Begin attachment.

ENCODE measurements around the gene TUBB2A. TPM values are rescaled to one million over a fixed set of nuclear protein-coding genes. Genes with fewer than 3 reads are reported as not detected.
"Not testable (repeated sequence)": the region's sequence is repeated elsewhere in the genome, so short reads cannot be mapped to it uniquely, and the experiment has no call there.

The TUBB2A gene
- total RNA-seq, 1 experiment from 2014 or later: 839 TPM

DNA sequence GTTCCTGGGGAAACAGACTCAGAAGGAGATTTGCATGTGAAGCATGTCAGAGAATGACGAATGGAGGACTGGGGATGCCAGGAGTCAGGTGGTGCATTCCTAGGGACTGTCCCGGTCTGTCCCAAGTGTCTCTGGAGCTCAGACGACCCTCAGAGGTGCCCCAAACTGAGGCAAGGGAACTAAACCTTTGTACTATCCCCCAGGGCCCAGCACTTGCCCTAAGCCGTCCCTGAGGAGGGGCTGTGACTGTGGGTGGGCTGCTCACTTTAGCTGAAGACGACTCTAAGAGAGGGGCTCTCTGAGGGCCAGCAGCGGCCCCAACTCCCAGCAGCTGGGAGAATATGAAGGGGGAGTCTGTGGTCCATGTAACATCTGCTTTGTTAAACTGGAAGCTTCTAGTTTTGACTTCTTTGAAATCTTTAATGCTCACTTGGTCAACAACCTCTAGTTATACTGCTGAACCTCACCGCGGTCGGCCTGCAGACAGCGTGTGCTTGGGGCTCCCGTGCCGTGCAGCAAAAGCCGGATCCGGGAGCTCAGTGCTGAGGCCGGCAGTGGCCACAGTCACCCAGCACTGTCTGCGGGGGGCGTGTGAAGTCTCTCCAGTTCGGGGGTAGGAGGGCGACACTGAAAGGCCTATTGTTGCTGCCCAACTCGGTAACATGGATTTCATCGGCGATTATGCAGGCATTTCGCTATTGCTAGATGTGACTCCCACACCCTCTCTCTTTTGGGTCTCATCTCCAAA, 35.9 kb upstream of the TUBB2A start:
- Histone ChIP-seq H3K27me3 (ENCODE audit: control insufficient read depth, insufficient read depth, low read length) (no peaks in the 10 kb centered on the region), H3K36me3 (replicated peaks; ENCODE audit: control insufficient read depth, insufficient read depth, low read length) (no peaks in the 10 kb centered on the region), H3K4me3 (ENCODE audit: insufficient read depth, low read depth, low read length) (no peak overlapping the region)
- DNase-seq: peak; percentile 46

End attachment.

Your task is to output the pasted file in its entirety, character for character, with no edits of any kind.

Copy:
ENCODE measurements around the gene TUBB2A. TPM values are rescaled to one million over a fixed set of nuclear protein-coding genes. Genes with fewer than 3 reads are reported as not detected.
"Not testable (repeated sequence)": the region's sequence is repeated elsewhere in the genome, so short reads cannot be mapped to it uniquely, and the experiment has no call there.

The TUBB2A gene
- total RNA-seq, 1 experiment from 2014 or later: 839 TPM

DNA sequence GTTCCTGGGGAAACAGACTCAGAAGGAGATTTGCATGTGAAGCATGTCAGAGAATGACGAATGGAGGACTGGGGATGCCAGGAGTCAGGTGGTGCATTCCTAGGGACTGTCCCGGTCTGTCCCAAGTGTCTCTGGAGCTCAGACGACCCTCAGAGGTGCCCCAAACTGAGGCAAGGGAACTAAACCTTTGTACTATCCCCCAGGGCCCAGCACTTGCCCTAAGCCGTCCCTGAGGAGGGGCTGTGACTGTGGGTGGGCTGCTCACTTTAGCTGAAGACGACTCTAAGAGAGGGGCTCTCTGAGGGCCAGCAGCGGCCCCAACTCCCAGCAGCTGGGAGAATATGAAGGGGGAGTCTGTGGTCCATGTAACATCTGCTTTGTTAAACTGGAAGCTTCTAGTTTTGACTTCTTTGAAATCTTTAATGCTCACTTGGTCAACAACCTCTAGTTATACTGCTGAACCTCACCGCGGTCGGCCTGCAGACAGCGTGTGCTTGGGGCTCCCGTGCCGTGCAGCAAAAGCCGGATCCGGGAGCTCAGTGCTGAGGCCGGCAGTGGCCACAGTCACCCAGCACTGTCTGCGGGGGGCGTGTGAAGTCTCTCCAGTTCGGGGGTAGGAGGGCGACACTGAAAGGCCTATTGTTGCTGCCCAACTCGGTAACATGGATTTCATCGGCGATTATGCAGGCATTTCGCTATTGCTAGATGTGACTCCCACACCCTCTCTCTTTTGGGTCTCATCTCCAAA, 35.9 kb upstream of the TUBB2A start:
- Histone ChIP-seq H3K27me3 (ENCODE audit: control insufficient read depth, insufficient read depth, low read length) (no peaks in the 10 kb centered on the region), H3K36me3 (replicated peaks; ENCODE audit: control insufficient read depth, insufficient read depth, low read length) (no peaks in the 10 kb centered on the region), H3K4me3 (ENCODE audit: insufficient read depth, low read depth, low read length) (no peak overlapping the region)
- DNase-seq: peak; percentile 46